Tutor in a home based classroom

Tutors who travel – an advantage or a disadvantage?

I’ve been tutoring for twelve years. When I first started up, I had a couple of my own students but I mostly worked through an agency. The benefits the agency sold were that if you asked for a tutor, they would send you someone with appropriate qualifications, and that they would send someone to your home and at your convenience.

I found that I spent most of my precious teaching time, I had a young family and could only work when I had a babysitter, sitting in the car in heavy traffic. People typically wanted tutors between 5pm and 7pm – to coincide with rush hour.

I very quickly limited the distance I would travel. After a couple of years, and with growing confidence in my ability to tutor and get results that parents wanted, I stopped travelling all together and set up at home in my kitchen. Rather than seeing two students a night, I could see three in the same time. Working at home had its disadvantages, the low noise of the TV in the next room, the “mum, can I have…” heads around the door, and on one occasion, projectile vomiting down the stairs.

Now I’ve moved house, my priority was to set up a quality learning environment away from the family and to that end, we installed a garden room, a purpose built wooden cabin away from the house.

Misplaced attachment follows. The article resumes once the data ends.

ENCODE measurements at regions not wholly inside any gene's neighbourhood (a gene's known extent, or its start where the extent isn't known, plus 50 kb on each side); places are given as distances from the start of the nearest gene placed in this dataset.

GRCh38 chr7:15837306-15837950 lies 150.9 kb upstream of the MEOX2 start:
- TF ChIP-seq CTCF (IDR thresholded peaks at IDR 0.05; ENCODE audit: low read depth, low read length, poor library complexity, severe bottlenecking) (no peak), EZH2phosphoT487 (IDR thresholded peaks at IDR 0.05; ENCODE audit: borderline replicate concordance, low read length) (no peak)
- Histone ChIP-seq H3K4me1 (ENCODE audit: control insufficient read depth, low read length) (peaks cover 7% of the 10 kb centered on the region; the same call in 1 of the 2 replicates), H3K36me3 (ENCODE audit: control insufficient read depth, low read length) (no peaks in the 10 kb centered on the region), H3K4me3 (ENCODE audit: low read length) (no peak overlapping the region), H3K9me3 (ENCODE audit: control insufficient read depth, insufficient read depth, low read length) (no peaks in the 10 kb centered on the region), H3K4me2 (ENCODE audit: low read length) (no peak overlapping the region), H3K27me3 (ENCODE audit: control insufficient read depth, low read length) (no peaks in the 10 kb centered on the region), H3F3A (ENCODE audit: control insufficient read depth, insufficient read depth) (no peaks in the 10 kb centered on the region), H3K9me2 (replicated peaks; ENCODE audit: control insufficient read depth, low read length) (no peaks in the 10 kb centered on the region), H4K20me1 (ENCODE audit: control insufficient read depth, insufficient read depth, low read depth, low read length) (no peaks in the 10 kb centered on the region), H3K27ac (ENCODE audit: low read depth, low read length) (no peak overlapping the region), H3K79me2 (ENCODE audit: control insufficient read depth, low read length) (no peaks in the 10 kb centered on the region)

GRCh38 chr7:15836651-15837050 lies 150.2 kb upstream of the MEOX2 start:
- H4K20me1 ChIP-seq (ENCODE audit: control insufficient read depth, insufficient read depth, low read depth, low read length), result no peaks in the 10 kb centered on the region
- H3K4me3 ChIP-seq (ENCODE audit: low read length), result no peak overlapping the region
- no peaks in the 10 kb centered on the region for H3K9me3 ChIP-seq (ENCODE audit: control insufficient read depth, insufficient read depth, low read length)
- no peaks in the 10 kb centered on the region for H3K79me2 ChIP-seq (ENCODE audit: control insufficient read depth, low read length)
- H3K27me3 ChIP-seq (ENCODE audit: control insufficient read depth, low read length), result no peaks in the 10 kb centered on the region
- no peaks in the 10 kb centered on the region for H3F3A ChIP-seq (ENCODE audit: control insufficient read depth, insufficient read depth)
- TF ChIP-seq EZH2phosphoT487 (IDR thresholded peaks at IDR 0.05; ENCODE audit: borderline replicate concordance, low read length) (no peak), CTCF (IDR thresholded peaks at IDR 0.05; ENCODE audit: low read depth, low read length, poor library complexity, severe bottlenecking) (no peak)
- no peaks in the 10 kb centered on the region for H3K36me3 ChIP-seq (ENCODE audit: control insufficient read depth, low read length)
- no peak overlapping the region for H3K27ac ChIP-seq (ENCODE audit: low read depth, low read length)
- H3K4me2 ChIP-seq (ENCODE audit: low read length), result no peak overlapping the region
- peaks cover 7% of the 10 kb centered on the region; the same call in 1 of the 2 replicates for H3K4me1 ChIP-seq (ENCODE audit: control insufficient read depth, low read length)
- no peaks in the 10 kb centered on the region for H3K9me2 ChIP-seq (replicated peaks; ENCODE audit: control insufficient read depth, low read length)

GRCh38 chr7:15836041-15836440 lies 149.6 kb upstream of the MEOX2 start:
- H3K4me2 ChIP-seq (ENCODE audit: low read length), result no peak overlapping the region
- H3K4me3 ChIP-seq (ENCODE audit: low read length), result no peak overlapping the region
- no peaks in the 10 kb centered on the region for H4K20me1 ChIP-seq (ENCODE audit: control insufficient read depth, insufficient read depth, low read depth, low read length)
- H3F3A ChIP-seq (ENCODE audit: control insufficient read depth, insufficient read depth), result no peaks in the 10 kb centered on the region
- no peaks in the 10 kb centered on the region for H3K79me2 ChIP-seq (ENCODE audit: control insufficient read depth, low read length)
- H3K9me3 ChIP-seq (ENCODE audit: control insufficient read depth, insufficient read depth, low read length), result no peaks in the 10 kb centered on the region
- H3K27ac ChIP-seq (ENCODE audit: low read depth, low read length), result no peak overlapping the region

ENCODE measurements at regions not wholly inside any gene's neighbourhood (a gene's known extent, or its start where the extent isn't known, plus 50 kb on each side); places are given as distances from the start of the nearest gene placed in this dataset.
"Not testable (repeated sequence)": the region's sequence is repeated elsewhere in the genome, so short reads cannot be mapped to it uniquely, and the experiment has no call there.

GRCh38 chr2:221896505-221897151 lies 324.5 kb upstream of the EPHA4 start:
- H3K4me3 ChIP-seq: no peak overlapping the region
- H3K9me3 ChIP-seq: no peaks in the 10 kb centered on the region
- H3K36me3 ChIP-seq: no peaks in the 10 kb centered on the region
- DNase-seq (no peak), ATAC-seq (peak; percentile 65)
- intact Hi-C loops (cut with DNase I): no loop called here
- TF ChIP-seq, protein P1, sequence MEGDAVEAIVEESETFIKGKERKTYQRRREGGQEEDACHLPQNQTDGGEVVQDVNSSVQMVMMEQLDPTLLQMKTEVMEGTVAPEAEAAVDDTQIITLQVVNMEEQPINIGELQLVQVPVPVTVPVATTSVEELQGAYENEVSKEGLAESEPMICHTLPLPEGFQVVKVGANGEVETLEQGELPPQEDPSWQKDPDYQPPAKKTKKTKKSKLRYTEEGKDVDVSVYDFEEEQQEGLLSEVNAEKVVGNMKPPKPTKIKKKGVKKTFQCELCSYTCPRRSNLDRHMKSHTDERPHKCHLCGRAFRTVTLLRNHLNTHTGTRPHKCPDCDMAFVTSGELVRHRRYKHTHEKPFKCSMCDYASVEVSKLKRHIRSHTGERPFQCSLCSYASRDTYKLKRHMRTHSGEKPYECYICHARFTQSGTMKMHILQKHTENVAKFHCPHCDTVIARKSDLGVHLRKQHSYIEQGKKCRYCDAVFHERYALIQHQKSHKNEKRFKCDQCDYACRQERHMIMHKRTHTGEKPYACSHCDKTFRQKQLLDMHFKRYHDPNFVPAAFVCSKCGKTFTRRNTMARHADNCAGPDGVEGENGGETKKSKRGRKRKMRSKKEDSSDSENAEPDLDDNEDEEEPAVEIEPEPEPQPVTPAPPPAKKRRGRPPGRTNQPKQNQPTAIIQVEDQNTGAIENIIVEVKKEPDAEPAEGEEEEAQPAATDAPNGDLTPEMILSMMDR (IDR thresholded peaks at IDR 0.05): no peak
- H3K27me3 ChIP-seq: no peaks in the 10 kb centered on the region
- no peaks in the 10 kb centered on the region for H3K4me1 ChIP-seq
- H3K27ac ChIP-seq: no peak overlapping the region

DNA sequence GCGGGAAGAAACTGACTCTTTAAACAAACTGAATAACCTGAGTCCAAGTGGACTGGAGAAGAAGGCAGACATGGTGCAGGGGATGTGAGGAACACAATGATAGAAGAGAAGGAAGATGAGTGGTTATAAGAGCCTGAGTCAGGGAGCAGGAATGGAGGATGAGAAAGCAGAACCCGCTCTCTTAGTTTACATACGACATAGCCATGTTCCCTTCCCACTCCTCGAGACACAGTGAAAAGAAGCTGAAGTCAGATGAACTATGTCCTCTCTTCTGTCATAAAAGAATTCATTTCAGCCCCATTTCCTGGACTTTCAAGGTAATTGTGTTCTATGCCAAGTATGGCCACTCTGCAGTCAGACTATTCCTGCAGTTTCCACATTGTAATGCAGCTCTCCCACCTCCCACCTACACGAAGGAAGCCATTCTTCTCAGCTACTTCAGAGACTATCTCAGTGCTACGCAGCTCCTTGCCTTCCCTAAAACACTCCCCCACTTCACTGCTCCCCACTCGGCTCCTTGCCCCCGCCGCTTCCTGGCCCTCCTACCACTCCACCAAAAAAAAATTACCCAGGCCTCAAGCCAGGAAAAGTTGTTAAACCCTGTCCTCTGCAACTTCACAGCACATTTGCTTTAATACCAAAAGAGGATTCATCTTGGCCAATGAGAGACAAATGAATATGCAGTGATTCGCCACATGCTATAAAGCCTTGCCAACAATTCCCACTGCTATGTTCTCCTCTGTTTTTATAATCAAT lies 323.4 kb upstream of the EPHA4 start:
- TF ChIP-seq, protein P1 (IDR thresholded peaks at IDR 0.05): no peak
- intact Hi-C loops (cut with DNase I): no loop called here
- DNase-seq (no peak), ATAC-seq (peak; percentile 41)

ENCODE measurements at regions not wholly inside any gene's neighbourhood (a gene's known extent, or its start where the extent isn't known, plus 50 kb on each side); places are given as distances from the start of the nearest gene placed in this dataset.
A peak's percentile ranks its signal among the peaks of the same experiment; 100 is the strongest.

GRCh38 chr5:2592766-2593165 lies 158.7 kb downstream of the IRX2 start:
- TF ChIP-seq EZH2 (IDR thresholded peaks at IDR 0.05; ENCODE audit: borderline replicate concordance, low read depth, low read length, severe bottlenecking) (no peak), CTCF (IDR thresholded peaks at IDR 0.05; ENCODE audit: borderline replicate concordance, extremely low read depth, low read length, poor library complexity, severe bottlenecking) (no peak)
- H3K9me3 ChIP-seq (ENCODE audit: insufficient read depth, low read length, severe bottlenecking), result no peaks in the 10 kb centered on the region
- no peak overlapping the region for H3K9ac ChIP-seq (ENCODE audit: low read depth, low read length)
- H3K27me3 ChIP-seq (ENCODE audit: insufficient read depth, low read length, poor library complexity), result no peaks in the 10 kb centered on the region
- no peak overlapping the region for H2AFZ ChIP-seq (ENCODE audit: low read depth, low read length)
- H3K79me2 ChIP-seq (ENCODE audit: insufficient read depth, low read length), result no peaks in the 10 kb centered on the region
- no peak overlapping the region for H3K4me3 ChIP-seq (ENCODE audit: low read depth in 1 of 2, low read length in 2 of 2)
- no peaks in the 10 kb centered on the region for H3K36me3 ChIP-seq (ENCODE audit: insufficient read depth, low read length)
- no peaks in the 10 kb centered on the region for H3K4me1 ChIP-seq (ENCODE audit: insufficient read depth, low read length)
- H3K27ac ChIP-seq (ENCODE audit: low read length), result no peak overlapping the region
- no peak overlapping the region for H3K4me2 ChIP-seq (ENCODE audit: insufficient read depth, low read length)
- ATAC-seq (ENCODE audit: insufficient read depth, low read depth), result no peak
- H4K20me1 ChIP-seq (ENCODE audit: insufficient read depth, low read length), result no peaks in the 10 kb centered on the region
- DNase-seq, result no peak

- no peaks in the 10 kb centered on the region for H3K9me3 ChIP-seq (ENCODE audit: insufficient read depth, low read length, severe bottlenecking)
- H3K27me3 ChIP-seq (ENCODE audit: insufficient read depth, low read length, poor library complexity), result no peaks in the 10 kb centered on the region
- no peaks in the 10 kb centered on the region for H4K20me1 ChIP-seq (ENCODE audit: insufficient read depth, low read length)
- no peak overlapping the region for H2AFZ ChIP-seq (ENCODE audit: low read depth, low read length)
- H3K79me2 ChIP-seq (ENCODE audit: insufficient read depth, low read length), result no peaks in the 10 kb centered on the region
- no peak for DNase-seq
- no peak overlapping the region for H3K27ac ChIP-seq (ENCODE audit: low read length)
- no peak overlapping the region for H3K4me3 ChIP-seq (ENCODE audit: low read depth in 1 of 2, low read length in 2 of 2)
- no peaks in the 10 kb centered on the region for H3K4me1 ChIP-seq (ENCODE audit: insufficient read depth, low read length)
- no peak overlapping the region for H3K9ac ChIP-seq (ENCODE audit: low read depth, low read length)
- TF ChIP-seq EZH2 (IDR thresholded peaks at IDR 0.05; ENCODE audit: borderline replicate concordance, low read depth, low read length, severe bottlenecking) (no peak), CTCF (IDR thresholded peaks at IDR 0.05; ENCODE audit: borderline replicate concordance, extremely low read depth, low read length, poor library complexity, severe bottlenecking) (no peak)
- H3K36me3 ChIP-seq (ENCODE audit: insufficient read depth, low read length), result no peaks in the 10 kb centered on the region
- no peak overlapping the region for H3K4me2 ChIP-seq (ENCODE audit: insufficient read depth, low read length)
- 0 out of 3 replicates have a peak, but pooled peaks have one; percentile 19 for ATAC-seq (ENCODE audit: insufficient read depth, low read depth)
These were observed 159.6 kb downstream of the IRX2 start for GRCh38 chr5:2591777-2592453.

So, the clear advantage of bringing a child to me, or to any other tutor who refuses to travel, is that there is a well thought out, well resourced, quality learning space that has been designed for minimal interruptions at the end of the journey. In my classroom, I have a range of textbooks, past papers and accumulated learning materials. I have WiFi and a printer so we have easy access to the internet and I can print and photocopy as we go along. I have stationery, no excuse not to have the right pen, and I dish out plastic wallets to keep work safe. I’m not late, I’m not stressed by being ‘stuck on the M25’, and I can use my time more efficiently to help more children.

The downside is that the parent frequently has to drive the child, and so the inconvenience falls to the family and not the tutor. Finding a tutor who travels may be your priority, but is it really in the best interest of your child?